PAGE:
London, Oct 31 : The incidence of malaria has dramatically reduced in The Gambia, Western Africa, in the last five years, according to a new study, which raises the possibility of eliminating malaria as a public health problem in parts of Africa.
With the use of insecticide-treated bed nets, indoor residual spraying, intermittent preventive treatment and various other malaria interventions programs to pregnant women and children under five, the malaria death rates have fallen by almost 82 percent in Gambia.
The analysis of data has shown that the number of malarial cases significantly reduced to 82 pct, 85pct, 73pct and 50pct between 2003 and 2007.
The researchers sought to determine incidence of malaria over the past nine years. Thy analysed the data of one hospital over nine years (January 1999-December 2007) and at four health facilities in three different administrative regions over seven years (January 2001-December 2007).
The study, during the same period at the three sites with complete admission records, malarial cases fell by 74 pct, 69pct and 27pct.
Also the proportions of malaria deaths in two hospitals fell by more than 90pct.
The team also found a substantial shift in the average age of children who were admitted to one hospital with malaria after 2004, with far fewer under 5s being admitted after that year.
The significant shift has been attributed to the increased use of ITNs, specifically targeted towards children under 5,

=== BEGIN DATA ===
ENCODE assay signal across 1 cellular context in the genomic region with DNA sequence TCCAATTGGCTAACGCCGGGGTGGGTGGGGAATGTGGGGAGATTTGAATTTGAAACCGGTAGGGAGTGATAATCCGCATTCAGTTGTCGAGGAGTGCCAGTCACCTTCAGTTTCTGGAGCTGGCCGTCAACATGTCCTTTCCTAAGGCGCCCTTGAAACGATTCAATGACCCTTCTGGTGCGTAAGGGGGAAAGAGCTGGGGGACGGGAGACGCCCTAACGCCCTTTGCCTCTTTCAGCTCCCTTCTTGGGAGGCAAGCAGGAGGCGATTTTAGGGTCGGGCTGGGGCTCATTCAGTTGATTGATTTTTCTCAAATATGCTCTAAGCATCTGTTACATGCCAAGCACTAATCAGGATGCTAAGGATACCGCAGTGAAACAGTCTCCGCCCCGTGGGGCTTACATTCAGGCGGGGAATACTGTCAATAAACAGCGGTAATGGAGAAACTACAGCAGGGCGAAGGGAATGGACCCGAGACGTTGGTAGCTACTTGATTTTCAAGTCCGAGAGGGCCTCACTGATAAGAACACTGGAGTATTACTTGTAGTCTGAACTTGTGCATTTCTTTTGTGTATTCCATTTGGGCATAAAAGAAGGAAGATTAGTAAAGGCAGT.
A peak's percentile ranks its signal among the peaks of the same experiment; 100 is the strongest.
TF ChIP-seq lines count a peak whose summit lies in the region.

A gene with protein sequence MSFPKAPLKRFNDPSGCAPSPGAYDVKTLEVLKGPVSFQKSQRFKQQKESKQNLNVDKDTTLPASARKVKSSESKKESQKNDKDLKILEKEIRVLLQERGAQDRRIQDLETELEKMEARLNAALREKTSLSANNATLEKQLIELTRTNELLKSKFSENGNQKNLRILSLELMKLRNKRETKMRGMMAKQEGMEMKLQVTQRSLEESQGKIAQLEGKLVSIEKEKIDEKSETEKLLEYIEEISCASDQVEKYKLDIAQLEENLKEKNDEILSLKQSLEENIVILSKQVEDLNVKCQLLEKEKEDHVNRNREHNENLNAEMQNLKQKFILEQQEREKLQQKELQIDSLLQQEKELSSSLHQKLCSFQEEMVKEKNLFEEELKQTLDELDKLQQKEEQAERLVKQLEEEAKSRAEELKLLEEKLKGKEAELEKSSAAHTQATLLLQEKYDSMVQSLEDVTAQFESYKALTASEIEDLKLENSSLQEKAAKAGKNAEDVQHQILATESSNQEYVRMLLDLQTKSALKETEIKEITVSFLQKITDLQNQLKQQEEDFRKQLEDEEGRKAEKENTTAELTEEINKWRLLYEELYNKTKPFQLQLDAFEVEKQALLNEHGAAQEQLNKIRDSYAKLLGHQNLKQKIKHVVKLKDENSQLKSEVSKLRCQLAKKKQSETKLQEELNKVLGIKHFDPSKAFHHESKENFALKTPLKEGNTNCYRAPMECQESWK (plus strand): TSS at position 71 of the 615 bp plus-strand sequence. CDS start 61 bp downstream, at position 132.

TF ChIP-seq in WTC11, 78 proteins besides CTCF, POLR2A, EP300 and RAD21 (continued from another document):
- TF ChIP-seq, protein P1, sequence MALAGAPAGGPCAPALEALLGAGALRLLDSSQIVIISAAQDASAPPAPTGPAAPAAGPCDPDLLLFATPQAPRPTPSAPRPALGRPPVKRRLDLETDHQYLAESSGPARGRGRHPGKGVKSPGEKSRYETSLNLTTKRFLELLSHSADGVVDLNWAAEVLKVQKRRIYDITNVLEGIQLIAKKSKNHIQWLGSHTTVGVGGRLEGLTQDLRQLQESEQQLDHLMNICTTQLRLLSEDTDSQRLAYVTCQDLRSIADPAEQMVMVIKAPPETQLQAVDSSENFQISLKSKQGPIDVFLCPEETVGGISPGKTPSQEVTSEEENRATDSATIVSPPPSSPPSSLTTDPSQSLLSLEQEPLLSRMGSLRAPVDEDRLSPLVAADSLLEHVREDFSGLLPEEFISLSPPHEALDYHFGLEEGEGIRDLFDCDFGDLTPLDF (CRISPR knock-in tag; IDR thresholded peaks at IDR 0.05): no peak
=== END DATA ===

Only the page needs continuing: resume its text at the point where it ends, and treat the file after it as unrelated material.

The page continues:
"These findings support the proposal that increased investment in malaria interventions in Africa can have a major effect on reducing morbidity and mortality from the disease," the Lancet quoted David Conway, of the London School of Hygiene and Tropical Medicine, study author, as saying.
"We need to consider the possibility of future elimination of malaria from some areas in Africa, but we also emphasise the importance of continuous surveillance, and there is no room for complacency with this disease," he added.
The researchers also attributed the dramatic drop to socio-economic changes, improvements in communications and access to education.
Also a change in chemotherapy is believed to have played a vital role - until 2004, chloroquine alone was mainly used but as parasite resistance to this drug had increased to high levels, the first-line treatment of choice became sulphadoxine plus pyrimethamine (SP) combined with chloroquine, from early 2005 onwards.
The findings are reported in The Lancet.